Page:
This article specifically covers looking for a job after completing an advanced-level bootcamp.
A Bit About Me
Before starting Code Fellows’ Python course, I had no prior professional coding experience, but had taken a few Python classes online where I built some basic web apps. I moved to Seattle from Philadelphia just a day before the class was set to begin, so I came in without any knowledge of the Seattle job market. A lot of successful alumni I know have a similar story, so I can say with confidence that if you made it through a bootcamp, and you’re willing to put in a similar amount of time and effort afterwards, you’ll find success in this tech market.
Arrange Your Priorities
Once you’ve finished the bootcamp, it’s time to start looking for a job. But you may feel uncomfortable putting Software Developer at the top of your resume (note: you shouldn’t). Not only did you just learn an ocean of information, but now you have some solid projects on your GitHub and know the latest technology and best practices of your stack.
To successfully land a job, there are many tasks ahead:
- The dreaded technical interview
- Mastering the skills you just learned in class
- Shoring up your fledgling professional network
- Continuing to learn and grow as a software developer
The number of must-do priorities can quickly feel overwhelming. The most important thing is to make sure you are making progress every day in at least one of these areas. The worst thing you can do is to try everything at once, but accomplish nothing. With that said, I found it helpful to limit myself to three areas of focus. Here are the three tasks I focused on and how I prioritized them:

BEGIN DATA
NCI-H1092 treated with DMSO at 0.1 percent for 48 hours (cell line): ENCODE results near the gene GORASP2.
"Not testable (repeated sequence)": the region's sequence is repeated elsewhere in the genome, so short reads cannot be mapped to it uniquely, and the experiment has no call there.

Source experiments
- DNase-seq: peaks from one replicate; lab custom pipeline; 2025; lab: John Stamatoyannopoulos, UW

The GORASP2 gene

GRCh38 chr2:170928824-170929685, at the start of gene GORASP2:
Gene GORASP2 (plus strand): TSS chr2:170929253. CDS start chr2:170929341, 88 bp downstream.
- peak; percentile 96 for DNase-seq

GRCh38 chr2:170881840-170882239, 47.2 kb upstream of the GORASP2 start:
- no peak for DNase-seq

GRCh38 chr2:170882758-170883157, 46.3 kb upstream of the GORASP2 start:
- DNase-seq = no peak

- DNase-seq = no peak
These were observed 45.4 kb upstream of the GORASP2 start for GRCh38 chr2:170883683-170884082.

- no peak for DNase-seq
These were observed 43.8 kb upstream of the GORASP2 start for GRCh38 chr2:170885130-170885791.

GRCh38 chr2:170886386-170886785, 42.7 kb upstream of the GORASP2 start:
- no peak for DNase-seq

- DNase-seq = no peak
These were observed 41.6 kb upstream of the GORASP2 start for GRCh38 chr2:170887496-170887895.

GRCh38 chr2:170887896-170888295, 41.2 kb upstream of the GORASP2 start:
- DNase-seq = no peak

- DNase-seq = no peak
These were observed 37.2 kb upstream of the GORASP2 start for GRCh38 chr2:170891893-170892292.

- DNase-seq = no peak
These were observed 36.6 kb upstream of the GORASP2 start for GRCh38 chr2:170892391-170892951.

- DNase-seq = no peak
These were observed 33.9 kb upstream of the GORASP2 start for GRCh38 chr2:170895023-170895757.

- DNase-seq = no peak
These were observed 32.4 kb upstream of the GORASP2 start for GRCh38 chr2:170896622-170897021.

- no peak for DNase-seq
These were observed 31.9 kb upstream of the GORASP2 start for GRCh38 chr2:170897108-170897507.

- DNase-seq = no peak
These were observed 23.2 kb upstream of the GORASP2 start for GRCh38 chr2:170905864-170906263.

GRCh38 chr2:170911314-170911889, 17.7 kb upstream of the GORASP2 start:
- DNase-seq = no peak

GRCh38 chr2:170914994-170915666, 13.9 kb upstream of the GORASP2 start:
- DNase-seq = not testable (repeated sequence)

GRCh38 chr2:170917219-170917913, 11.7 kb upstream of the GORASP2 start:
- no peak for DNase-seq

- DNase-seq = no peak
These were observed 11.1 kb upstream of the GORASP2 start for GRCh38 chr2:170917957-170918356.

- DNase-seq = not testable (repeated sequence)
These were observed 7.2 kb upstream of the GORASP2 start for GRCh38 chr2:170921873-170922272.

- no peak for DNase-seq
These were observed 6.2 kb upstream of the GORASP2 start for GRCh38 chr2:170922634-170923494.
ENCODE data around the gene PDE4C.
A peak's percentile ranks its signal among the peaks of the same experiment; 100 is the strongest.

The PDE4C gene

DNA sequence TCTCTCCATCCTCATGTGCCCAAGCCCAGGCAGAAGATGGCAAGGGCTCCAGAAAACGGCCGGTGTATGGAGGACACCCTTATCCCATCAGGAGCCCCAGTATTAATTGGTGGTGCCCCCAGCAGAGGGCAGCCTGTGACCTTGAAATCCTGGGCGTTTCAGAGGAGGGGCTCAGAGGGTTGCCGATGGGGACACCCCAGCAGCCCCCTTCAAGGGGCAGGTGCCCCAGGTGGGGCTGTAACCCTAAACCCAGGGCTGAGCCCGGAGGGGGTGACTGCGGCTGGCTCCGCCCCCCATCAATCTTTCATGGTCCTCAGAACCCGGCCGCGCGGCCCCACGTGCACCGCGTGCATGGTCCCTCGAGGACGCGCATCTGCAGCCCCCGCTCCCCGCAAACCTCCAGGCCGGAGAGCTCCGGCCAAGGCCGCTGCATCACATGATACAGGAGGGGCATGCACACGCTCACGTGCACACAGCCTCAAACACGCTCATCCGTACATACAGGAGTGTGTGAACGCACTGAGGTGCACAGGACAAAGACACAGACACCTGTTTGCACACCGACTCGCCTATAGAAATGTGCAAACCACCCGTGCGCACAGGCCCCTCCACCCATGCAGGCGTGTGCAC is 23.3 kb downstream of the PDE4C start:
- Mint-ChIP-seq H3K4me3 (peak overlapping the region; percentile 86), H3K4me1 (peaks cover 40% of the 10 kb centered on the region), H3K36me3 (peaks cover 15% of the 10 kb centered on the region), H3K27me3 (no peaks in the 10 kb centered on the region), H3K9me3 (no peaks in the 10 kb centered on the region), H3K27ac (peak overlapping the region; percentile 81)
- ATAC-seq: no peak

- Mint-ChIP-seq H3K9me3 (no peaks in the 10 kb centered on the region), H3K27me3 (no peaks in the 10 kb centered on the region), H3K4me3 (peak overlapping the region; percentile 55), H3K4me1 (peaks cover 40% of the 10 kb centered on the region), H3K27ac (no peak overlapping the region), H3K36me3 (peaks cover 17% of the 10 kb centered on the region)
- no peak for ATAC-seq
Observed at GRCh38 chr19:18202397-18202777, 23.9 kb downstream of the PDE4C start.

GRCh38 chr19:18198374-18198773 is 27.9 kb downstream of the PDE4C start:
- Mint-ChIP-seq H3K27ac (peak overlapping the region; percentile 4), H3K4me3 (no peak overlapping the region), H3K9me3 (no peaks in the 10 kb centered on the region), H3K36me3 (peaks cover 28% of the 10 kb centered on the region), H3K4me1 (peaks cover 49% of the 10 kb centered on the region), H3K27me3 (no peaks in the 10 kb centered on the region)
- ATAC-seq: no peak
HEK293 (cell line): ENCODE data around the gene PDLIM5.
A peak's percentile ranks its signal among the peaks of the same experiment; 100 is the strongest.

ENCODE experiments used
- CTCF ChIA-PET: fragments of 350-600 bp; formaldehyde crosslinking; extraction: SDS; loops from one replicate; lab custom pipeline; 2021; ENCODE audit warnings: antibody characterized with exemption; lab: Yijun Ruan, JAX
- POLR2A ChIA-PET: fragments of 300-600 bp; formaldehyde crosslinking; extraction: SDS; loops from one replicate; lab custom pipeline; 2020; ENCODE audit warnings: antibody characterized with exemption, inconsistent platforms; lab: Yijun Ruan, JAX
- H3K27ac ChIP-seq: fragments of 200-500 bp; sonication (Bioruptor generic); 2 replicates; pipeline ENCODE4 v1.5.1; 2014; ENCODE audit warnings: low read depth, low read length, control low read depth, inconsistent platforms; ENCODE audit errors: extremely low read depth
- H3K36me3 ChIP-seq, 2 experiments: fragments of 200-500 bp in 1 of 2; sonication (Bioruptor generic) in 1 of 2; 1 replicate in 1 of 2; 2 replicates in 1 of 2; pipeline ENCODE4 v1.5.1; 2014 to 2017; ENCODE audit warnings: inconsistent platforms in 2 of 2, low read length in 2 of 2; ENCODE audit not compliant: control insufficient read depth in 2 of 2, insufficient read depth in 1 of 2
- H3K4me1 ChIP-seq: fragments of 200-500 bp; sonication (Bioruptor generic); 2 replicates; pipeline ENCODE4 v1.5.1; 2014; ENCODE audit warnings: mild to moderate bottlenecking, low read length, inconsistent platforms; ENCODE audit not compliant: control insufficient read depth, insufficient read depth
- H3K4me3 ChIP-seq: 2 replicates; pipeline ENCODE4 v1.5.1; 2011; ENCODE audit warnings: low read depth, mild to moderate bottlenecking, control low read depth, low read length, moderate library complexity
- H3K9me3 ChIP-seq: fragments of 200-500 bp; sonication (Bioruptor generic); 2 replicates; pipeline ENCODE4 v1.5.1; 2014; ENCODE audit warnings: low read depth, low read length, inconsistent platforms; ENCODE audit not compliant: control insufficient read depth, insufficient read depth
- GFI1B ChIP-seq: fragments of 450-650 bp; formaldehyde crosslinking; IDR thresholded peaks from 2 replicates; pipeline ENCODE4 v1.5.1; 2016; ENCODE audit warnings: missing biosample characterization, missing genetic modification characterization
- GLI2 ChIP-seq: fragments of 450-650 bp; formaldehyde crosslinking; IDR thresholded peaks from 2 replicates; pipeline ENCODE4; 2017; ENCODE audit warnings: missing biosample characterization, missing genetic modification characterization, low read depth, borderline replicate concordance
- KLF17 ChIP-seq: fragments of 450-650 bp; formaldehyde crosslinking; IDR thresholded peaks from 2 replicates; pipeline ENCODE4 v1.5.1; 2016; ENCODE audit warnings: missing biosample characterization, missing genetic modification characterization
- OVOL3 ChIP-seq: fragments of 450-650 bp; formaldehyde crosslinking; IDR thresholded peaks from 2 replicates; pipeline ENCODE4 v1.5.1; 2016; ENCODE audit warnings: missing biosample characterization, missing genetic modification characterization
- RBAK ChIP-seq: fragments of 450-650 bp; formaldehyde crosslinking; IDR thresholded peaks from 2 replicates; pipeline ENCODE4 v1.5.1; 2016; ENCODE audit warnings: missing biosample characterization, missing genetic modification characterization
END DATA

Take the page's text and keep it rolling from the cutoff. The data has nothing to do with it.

1. Figure out what kind of job you want and practice the skills you need to get it.
In my experience, this is the most important thing to get right. Consider the type of job your education prepared you for, and at minimum be fluent in the skills that job requires. This sounds simple, but I’ve seen a ton of people miss it!
For me, the Python course at Code Fellows aimed at fluency in the art of building web applications with Python. The curriculum included other subjects, like machine learning and data science, but I found companies were much more keen to hire junior developers with web app skills, so that is where I put my focus.
How do you become fluent? A portfolio filled with web apps written from scratch is a must, and you should feel comfortable explaining how each line of code works. Now that I administer tech interviews, one of my biggest pet peeves is an engineer who can’t explain their code. You probably made a few apps during your bootcamp, and that’s a great start. Consider spending a week honing your skills by writing a new app from scratch. If you’re switching careers like I did, keep in mind that when a hiring manager looks at your resume, they’re looking for a solid junior engineer who can grow. It doesn’t matter if your portfolio apps are new or unique. What matters is your execution and your understanding of the code and the architecture.